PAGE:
How Long Does it take for a Repossession to come off your Credit Report?

Low Credit Score from Car Repossession

With luck, having your car repossessed will represent just one minor bump on an otherwise smooth financial journey.

But despite all of your hard work, car repossessions tend to stick around. In this blog post, we’ll look at how long it takes for a car repossession on credit reports to vanish.

The short answer: seven years.

That’s how long negative account information such as late payments stick to your credit report. But we’d like to take a closer look at how you can determine when an account will be removed from your credit history and what you can do if you discover errors on your report.

Positive vs. negative accounts

If you fall behind on car payments but later bring the account current, your late payments will come off your credit report after seven years.

However, the account itself will stick around. According to the credit bureau Experian, it is only the delinquencies that will be removed after seven years. With no other delinquencies on the record, the account becomes positive.

If your car is repossessed, the repossession on your credit report will be removed seven years after the account became delinquent, meaning the date of the first missed payment that led to the repossession.

Experian says there are other dates that you might see on your credit report – when the account was opened, when it was closed, when the last payment was made – but these have no bearing on when a negative account will be removed.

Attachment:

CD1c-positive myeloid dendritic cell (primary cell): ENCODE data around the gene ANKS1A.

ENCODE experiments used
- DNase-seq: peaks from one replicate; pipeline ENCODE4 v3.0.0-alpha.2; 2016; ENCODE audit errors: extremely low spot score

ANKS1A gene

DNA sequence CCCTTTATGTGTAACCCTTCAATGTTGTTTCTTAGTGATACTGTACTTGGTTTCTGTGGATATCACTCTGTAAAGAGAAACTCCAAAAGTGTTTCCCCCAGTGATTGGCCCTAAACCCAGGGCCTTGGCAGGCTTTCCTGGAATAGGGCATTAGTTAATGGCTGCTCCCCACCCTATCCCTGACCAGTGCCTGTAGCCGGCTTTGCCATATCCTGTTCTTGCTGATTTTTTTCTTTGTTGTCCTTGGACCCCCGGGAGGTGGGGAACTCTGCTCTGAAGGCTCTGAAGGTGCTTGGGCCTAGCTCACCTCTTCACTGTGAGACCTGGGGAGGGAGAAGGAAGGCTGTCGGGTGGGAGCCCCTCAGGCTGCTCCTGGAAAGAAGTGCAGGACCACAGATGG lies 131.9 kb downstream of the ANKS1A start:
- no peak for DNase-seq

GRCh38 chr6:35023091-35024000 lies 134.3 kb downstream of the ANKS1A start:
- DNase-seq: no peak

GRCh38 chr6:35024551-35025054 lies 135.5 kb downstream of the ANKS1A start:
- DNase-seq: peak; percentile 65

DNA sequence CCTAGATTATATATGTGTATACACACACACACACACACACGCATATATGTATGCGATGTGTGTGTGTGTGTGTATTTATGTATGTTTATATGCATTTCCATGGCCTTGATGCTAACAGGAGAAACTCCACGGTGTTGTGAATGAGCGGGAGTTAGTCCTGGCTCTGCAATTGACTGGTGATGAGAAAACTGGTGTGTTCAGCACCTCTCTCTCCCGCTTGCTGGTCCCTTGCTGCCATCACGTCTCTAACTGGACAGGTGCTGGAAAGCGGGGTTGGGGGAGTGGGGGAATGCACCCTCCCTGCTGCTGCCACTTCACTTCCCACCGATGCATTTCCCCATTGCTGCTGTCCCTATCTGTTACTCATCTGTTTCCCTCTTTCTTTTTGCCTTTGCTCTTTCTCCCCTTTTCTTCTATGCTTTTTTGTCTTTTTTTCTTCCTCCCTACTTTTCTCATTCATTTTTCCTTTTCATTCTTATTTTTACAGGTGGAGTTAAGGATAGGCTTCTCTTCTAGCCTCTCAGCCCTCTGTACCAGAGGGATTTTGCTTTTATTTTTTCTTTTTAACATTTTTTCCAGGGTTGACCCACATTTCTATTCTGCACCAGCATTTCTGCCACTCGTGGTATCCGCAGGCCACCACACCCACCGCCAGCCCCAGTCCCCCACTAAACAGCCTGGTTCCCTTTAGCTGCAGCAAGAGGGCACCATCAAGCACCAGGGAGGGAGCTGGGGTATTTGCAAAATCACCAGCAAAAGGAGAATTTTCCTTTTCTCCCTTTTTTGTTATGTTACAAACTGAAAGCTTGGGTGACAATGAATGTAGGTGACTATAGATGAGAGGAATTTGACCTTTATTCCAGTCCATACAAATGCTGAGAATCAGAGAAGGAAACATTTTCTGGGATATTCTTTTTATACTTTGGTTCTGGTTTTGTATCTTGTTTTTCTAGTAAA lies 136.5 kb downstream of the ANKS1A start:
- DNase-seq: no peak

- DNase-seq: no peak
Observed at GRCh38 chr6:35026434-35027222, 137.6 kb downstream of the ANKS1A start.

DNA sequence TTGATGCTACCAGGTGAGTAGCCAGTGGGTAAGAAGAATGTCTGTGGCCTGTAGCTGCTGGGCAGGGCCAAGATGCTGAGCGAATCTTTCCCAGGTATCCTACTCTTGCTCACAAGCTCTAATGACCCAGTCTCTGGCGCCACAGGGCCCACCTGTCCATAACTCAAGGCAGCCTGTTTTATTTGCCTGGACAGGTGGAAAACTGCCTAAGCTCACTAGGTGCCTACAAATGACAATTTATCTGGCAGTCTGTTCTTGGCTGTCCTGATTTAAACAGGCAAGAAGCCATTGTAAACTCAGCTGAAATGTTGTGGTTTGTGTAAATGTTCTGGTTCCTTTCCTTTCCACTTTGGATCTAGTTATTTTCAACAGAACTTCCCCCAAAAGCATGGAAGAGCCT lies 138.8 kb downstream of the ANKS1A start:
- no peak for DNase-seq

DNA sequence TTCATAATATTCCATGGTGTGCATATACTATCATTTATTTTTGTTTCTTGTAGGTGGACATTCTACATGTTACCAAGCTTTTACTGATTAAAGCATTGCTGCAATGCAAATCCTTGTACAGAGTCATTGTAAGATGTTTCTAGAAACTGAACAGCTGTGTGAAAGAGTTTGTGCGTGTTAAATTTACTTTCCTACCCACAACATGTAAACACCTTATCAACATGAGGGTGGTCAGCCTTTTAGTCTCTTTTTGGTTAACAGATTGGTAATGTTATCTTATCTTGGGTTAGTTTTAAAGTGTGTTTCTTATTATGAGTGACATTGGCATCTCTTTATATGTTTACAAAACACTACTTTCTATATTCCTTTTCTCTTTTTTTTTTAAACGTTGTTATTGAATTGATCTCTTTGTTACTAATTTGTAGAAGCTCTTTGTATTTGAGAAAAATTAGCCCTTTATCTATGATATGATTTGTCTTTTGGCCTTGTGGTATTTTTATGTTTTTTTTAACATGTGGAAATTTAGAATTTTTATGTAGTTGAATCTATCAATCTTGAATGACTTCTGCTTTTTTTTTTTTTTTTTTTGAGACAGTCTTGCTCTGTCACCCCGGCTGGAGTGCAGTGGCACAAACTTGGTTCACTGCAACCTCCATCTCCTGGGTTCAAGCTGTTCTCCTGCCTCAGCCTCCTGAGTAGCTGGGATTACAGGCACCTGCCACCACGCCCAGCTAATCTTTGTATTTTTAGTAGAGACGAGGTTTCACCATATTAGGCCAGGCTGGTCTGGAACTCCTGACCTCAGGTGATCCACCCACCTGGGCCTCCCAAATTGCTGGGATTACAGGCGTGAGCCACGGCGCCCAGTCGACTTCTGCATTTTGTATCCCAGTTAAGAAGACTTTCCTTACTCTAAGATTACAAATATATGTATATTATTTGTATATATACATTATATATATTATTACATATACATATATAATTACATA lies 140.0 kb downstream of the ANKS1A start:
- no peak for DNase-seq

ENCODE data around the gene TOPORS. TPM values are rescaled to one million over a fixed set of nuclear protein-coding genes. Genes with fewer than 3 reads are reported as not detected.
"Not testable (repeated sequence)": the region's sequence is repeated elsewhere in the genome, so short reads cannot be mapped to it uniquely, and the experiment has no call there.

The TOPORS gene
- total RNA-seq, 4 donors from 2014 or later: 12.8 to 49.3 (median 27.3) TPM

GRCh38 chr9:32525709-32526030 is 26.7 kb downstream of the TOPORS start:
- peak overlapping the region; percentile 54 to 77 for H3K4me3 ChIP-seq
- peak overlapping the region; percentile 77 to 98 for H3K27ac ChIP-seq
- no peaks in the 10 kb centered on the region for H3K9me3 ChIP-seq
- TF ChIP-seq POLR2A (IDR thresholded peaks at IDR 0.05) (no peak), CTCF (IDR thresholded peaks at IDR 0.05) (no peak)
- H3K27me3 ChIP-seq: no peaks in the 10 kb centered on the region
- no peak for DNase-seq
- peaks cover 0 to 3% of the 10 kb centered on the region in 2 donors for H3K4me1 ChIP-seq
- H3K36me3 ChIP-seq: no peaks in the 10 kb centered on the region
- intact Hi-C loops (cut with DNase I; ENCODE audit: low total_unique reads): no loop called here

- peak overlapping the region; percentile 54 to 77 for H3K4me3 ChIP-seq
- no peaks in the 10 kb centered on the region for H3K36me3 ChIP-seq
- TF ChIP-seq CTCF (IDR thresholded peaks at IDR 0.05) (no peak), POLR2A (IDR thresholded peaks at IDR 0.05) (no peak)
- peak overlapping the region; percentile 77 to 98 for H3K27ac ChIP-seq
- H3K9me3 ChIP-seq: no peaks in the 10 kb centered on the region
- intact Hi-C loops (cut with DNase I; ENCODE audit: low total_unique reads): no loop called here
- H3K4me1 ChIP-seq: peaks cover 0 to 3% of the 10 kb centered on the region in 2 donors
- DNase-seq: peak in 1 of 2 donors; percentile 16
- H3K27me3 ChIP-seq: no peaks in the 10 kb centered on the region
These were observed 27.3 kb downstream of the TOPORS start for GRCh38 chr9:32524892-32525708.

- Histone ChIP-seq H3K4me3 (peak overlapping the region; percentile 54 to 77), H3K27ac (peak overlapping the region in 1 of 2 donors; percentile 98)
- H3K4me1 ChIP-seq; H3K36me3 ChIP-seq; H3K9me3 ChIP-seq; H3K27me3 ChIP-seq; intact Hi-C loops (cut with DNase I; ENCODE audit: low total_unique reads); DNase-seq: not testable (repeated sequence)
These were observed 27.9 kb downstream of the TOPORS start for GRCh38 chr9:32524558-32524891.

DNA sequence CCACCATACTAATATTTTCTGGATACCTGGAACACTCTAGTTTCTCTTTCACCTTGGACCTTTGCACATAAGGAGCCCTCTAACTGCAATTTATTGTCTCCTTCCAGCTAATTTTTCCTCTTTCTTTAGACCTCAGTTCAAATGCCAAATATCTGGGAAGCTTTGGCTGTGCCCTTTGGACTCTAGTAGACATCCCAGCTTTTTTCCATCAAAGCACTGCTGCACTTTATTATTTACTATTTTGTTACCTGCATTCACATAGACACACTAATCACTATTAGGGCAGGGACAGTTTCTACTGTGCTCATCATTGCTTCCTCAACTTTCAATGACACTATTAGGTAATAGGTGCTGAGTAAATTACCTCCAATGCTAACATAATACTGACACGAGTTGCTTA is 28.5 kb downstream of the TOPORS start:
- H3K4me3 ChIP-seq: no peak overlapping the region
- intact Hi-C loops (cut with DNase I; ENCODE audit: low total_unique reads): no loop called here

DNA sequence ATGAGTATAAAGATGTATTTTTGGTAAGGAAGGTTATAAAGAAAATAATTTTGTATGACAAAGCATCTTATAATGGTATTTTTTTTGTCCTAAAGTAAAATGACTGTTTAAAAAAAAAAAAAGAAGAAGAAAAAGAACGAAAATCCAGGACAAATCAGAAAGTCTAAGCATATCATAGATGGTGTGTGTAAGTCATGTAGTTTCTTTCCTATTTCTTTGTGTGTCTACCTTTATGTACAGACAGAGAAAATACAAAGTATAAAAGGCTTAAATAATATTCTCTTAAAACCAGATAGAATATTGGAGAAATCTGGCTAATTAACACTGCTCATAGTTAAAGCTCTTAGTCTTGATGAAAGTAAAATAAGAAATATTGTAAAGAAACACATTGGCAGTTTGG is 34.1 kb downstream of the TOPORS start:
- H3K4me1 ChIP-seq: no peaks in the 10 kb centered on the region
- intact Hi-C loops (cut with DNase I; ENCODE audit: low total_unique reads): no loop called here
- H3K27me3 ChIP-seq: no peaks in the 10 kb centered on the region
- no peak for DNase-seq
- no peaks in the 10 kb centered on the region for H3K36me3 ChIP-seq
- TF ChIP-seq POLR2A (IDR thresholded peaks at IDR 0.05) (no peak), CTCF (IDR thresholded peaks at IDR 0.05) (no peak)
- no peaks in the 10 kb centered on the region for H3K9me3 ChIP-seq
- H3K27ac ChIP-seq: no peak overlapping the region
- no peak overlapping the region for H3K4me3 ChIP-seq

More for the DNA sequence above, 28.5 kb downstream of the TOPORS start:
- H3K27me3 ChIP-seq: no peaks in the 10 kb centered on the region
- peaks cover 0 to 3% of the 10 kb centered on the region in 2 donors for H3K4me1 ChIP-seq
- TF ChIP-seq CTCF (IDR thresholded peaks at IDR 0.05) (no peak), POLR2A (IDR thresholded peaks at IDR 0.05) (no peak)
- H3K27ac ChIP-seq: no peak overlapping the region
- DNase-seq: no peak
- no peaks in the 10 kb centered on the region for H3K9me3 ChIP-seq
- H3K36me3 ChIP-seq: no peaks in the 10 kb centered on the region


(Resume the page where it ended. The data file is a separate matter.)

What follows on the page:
Spotting errors on your credit report

Woman reading credit reportWe’re close to the New Year, which means it’s a good time to check your credit score. Consumers are entitled to a free copy of their credit report every 12 months from each of the three credit bureaus (Experian, TransUnion and Equifax).

When you get the report, check your identifying information (your name, Social Security number, date of birth and address information). You may need to look for variations on your name (for example, people named “Jim” would also check for “James”).

Errors on this part of the report won’t hurt your credit score, but they could signal a mix-up in the records, or worse, indicate you’ve been a victim of identity theft.

From there, check each tradeline on your credit report for accuracy, keeping an eye out for errors like:

  • Accounts that have been mis-merged or ones that aren’t yours. This is important if you have a common name, or if you and a relative share the same name (one of your is “Junior” and the other “Senior”).
  • Payments listed as late that you paid on time.
  • Public records like liens, bankruptcies, judgements and repossession on credit reports that aren’t yours.
  • Negative information that should have expired after the seven year mark.
  • If you spot duplicate listings for the same account, one of those listings should be removed. (For example, tradelines for an account’s original creditor and for a collector on that account.)

Any of these errors need to be corrected as soon as possible, as inaccurate information can lower your credit score and make it more difficult to get new credit.

The Fair Credit Reporting Act protects consumers against false or inaccurate credit report information. If these errors persist even after you’ve disputed them, your consumer rights may be violated.

The attorneys at Flitter Milz have worked with consumers in these situations to get justice in cases of inaccurate credit reporting. If you have errors on your credit report that you can’t get rid of, contact us today for a no-cost consultation.

Car Repossesion 101